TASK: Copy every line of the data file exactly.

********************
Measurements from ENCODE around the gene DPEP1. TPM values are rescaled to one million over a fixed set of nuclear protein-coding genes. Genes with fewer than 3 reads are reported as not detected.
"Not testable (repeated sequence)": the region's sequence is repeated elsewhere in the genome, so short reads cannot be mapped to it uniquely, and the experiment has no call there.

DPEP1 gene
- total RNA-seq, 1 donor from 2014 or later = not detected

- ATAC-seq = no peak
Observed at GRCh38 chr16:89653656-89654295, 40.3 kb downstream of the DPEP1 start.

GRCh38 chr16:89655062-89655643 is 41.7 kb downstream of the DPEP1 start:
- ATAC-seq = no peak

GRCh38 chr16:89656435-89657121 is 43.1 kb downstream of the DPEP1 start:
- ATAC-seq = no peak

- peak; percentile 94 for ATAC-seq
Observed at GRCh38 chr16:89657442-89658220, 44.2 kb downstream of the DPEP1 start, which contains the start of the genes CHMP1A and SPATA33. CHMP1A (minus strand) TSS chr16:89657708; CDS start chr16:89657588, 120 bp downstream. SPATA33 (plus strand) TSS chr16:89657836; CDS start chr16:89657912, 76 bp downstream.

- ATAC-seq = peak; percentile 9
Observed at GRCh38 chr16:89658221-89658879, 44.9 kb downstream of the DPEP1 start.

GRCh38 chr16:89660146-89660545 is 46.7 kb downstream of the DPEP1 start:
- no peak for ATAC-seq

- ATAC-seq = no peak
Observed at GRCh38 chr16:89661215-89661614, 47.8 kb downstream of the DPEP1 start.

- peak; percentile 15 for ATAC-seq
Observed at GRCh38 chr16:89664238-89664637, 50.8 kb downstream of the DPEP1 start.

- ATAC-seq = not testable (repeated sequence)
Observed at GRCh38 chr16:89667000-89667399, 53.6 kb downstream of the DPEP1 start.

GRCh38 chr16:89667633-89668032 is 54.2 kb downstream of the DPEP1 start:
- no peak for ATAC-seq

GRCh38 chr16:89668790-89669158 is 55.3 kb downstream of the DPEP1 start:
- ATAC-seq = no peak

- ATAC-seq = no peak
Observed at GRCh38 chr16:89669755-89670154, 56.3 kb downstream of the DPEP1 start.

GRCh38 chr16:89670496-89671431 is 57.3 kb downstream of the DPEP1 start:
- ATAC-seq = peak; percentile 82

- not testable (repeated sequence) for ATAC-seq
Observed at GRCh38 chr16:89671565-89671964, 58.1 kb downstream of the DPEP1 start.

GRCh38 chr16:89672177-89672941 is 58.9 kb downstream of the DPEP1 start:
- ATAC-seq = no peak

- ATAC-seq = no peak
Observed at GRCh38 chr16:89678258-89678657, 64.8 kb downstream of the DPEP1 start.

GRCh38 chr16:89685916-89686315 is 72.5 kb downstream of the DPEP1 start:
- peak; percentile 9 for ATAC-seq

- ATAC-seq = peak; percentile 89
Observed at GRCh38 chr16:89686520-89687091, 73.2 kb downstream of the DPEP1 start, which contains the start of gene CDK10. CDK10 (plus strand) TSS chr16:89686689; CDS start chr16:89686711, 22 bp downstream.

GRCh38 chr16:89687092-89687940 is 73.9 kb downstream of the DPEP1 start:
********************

Measurements from ENCODE around the gene DPEP1. TPM values are rescaled to one million over a fixed set of nuclear protein-coding genes. Genes with fewer than 3 reads are reported as not detected.
"Not testable (repeated sequence)": the region's sequence is repeated elsewhere in the genome, so short reads cannot be mapped to it uniquely, and the experiment has no call there.

DPEP1 gene
- total RNA-seq, 1 donor from 2014 or later = not detected

- ATAC-seq = no peak
Observed at GRCh38 chr16:89653656-89654295, 40.3 kb downstream of the DPEP1 start.

GRCh38 chr16:89655062-89655643 is 41.7 kb downstream of the DPEP1 start:
- ATAC-seq = no peak

GRCh38 chr16:89656435-89657121 is 43.1 kb downstream of the DPEP1 start:
- ATAC-seq = no peak

- peak; percentile 94 for ATAC-seq
Observed at GRCh38 chr16:89657442-89658220, 44.2 kb downstream of the DPEP1 start, which contains the start of the genes CHMP1A and SPATA33. CHMP1A (minus strand) TSS chr16:89657708; CDS start chr16:89657588, 120 bp downstream. SPATA33 (plus strand) TSS chr16:89657836; CDS start chr16:89657912, 76 bp downstream.

- ATAC-seq = peak; percentile 9
Observed at GRCh38 chr16:89658221-89658879, 44.9 kb downstream of the DPEP1 start.

GRCh38 chr16:89660146-89660545 is 46.7 kb downstream of the DPEP1 start:
- no peak for ATAC-seq

- ATAC-seq = no peak
Observed at GRCh38 chr16:89661215-89661614, 47.8 kb downstream of the DPEP1 start.

- peak; percentile 15 for ATAC-seq
Observed at GRCh38 chr16:89664238-89664637, 50.8 kb downstream of the DPEP1 start.

- ATAC-seq = not testable (repeated sequence)
Observed at GRCh38 chr16:89667000-89667399, 53.6 kb downstream of the DPEP1 start.

GRCh38 chr16:89667633-89668032 is 54.2 kb downstream of the DPEP1 start:
- no peak for ATAC-seq

GRCh38 chr16:89668790-89669158 is 55.3 kb downstream of the DPEP1 start:
- ATAC-seq = no peak

- ATAC-seq = no peak
Observed at GRCh38 chr16:89669755-89670154, 56.3 kb downstream of the DPEP1 start.

GRCh38 chr16:89670496-89671431 is 57.3 kb downstream of the DPEP1 start:
- ATAC-seq = peak; percentile 82

- not testable (repeated sequence) for ATAC-seq
Observed at GRCh38 chr16:89671565-89671964, 58.1 kb downstream of the DPEP1 start.

GRCh38 chr16:89672177-89672941 is 58.9 kb downstream of the DPEP1 start:
- ATAC-seq = no peak

- ATAC-seq = no peak
Observed at GRCh38 chr16:89678258-89678657, 64.8 kb downstream of the DPEP1 start.

GRCh38 chr16:89685916-89686315 is 72.5 kb downstream of the DPEP1 start:
- peak; percentile 9 for ATAC-seq

- ATAC-seq = peak; percentile 89
Observed at GRCh38 chr16:89686520-89687091, 73.2 kb downstream of the DPEP1 start, which contains the start of gene CDK10. CDK10 (plus strand) TSS chr16:89686689; CDS start chr16:89686711, 22 bp downstream.

GRCh38 chr16:89687092-89687940 is 73.9 kb downstream of the DPEP1 start: